1969: The Beginning of the Modular Ambulance Corporation
In 1969, foreseeing the need to manufacture ambulances that would meet evolving Federal standards, Gordon K. Allen formed the Modular Ambulance Corporation (MAC). He realized that larger facility would be needed in order to improve the Chevy “Suburban” model ambulance conversion process with more enhanced cabinetry and electrical systems and for the manufacturing of a fiberglass raised roof for a 54″ headroom model ambulance to meet the new federal minimum standards. MAC moved into the new facility which was located at 3020 Sargent Road, Dallas.
In 1969 MAC improved the interior bulkhead and left side cabinetry design and offered a right side cabinet as well for the ’69 “Suburban Zephyr” low-roof ambulance. For the “Zephyr” line, MAC introduced the Unity combination spotlight/red flasher lights installed at the corner front door posts as an option. If the customer did not want the Federal Q2B siren, then a Federal PA15 “Director” model 75 watt siren was installed and two chrome Federal CP-25 siren speakers were mounted on the roof with each right and left side speaker flanked on either side by a DORAY “pancake” warning lamp for a total of four roof mounted lights. There was also an option of adding two “Tunnel” lights in lieu of the four DORAY red “pancake” style lights. This was interesting because the tunnel lights were a unique warning light for the Superior Coach Company at the time. MAC continued to use the GKA designed side rear “ambulances cross” and striping on all ambulance conversions. In 1969, MAC, through GKA, delivered four 1969 Chevrolet ambulances to the private funeral home based (and city subsidized) Fort Worth Ambulance Service, which was owned by the legendary Joe Brown; Brown was a pioneer in the Texas funeral home industry. Brown was well aware of the evolving new Federal standards and believed in operating well designed ambulances with highly trained attendants well before it became mandated. (See the Museum’s “Fort Worth Ambulance Service” article.)
In 1969, a vehicle of this configuration was also sold by MAC to the Community Chapel Funeral Home in northeast Houston (HPD Ambulance Zone 1130). Some Houston funeral homes desired more siren capability to the ambulance that already had the Federal PA15 siren and twin speaker combination. For example, in 1969, both the Fair Funeral Home (owned by Woodrow “Woody” Fair and located at 5416 Bennington Rd. at Hoffman Street in the N.E. Acres Home area) and the McCoy & Harrison Funeral Home (owned by Homer McCoy, Sr. and located at 2817 Nagle Street) ordered identical 1969 solid white model Chevy MAC low-roof conversions with both the Federal Q2B and electronic siren. This required the Federal Q2B siren to be mounted in the center hood near the windshield. However, the McCoy & Harrison Funeral Home also ordered a Federal PA20A “Interceptor” electronic siren in place of the PA15 Federal Director and also had a foot siren switch installed on the attendant’s seat floor.
It is interesting to note that the McCoy and Harrison Funeral Home was the busiest ambulance service in Houston in that it served the expansive Third Ward of the city and its ambulance zone extended several miles east of the downtown area and southeast down almost to the Texas Medical Center. (See the Museum’s article “Houston Ambulance Service”). Both McCoy & Harrison and Fair Funeral Homes were African American owned facilities and their owners believed in equipping their ambulances with a multi-level stretcher, folding road stretcher, portable oxygen, long and short wooden spine boards, air splints, Thomas half-ring splint, OB kit, bag/mask/valve (AMBU-BAG) manual resuscitator, airways, and a well-stocked emergency first aid kit. They also assured that all attendants had completed both the Red Cross Standard and Advanced First Aid courses as well at the State of Texas 24 hour Registered Emergency Care Attendant (RECA) course that was first introduced in July 1968.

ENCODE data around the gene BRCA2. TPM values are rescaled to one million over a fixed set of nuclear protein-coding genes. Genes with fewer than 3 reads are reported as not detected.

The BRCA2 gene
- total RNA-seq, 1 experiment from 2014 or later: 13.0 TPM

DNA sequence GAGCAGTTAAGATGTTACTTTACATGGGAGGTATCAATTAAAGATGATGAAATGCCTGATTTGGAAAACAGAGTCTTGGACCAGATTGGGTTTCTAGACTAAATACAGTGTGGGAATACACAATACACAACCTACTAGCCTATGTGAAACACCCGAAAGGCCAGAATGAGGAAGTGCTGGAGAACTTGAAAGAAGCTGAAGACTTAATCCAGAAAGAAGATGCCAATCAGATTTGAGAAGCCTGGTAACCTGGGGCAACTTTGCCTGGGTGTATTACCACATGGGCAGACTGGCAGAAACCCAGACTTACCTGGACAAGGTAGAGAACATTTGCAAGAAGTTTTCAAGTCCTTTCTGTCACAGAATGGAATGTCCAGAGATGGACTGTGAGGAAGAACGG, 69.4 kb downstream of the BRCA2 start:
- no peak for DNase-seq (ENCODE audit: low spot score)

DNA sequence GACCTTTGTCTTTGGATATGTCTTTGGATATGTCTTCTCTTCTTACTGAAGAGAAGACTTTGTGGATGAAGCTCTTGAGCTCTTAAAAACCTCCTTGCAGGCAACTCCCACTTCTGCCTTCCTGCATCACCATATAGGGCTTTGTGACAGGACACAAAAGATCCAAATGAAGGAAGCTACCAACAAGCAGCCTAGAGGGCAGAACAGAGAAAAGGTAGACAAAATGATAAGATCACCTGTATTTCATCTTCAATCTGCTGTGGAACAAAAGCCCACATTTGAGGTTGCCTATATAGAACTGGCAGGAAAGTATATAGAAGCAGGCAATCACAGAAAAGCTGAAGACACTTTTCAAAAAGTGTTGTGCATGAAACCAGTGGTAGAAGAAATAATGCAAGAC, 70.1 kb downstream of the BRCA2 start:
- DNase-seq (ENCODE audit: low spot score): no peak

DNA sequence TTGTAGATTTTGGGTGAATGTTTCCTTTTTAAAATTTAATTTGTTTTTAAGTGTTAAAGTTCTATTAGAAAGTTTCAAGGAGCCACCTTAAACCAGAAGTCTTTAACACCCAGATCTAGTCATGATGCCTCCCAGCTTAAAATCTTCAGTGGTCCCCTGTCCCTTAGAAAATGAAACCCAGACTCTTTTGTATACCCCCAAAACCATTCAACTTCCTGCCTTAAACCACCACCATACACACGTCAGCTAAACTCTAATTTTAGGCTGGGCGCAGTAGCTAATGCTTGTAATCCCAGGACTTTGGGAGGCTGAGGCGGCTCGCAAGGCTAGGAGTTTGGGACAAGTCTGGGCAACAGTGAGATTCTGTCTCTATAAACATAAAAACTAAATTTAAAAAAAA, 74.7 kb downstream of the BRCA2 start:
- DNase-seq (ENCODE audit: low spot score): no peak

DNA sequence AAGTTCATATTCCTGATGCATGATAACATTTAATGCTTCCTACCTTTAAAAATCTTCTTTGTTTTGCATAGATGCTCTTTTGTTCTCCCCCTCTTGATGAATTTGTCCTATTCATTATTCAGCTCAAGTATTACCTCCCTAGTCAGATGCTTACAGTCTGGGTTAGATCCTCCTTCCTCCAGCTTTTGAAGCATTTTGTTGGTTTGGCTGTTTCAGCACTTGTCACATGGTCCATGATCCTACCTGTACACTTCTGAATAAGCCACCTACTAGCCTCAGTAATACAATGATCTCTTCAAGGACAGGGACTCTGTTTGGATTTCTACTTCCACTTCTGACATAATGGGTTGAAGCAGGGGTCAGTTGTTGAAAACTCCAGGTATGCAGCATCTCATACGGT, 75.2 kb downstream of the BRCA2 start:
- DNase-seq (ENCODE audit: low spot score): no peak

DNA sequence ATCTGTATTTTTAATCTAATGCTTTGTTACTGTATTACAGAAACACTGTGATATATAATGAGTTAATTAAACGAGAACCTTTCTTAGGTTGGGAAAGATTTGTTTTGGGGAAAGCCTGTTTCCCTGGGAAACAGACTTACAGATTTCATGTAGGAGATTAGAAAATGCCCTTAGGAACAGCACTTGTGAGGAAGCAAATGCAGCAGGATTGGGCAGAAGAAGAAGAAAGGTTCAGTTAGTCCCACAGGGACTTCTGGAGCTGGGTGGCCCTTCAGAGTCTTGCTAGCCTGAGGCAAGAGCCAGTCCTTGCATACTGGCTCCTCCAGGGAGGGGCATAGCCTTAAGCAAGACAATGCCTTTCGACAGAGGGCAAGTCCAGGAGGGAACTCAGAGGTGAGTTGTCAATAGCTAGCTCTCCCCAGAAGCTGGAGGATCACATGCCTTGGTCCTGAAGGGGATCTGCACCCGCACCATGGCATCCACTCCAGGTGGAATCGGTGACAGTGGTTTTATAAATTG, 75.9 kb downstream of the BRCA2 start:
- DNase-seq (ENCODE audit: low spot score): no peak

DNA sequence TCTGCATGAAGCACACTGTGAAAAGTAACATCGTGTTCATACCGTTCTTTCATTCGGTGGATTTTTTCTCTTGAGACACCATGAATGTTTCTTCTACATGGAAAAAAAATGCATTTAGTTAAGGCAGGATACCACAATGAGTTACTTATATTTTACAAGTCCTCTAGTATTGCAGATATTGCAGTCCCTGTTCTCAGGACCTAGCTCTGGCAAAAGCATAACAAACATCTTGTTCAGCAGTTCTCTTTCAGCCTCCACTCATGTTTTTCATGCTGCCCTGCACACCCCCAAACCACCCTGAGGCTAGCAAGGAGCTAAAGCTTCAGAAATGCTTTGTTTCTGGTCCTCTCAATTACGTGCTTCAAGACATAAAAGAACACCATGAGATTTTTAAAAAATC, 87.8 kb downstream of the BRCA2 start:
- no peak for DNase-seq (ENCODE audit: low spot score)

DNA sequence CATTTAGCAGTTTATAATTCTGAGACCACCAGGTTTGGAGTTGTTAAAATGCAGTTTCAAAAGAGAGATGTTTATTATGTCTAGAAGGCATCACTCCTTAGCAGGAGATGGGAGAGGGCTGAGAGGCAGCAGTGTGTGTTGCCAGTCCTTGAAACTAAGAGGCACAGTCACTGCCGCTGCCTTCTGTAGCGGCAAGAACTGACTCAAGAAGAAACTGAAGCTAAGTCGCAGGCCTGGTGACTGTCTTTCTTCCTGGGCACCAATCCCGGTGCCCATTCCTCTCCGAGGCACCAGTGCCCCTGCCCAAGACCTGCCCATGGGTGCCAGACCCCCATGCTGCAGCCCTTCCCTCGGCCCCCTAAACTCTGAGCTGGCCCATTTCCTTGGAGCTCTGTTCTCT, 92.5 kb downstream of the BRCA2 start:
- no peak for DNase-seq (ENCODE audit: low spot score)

The 1969 McCoy & Harrison MAC ambulance was designated as unit “1121” by the Houston Police Department which dispatched all ambulances at that time. It was not unusual for “1121” to average 18 to 25 calls per day. At the time, there were over twenty-five funeral home and commercial ambulances throughout Houston and each service has a specific zone assigned and were licensed by the city and inspected by the Houston Police Department. Each Houston Police dispatched ambulance displayed a city issued small red with white lettering “medallion” metal plate which was attached below the front and rear license plate. The “medallion” denoted the HPD ambulance zone and radio unit number.
In 1969, MAC also delivered its first raised roof 54″ “Zephyr” prototype ambulance on a 1969 Chevy chassis to the Fort Worth Ambulance Service and delivered another prototype to the Superior Ambulance Service (Unit 1129) which served the expansive Houston Police Ambulance Zone 1129 in South Houston which included the Medical Center, Astrodome, and Astroworld.
During this time, there were several other ambulance distributors in the Greater Dallas area. The A.G. Solar & Company sold and converted Chevy “Suburban” low-roof vehicles into ambulances. They were the distributor for both Miller-Meteor and Cotner/Bevington hearses, flower cars, limousines and ambulances and were located at 3410 South Texas Avenue in the Dallas suburb of Bryan, Texas. A.G. Solar & Company also used different designed side rear “ambulances cross” and striping than that of GKA or MAC. Summers Coach which was another ambulance conversion company in Duncanville, Texas who was the distributor for Hess & Eisenhardt S&S hearses, limousines, flower cars, and ambulances.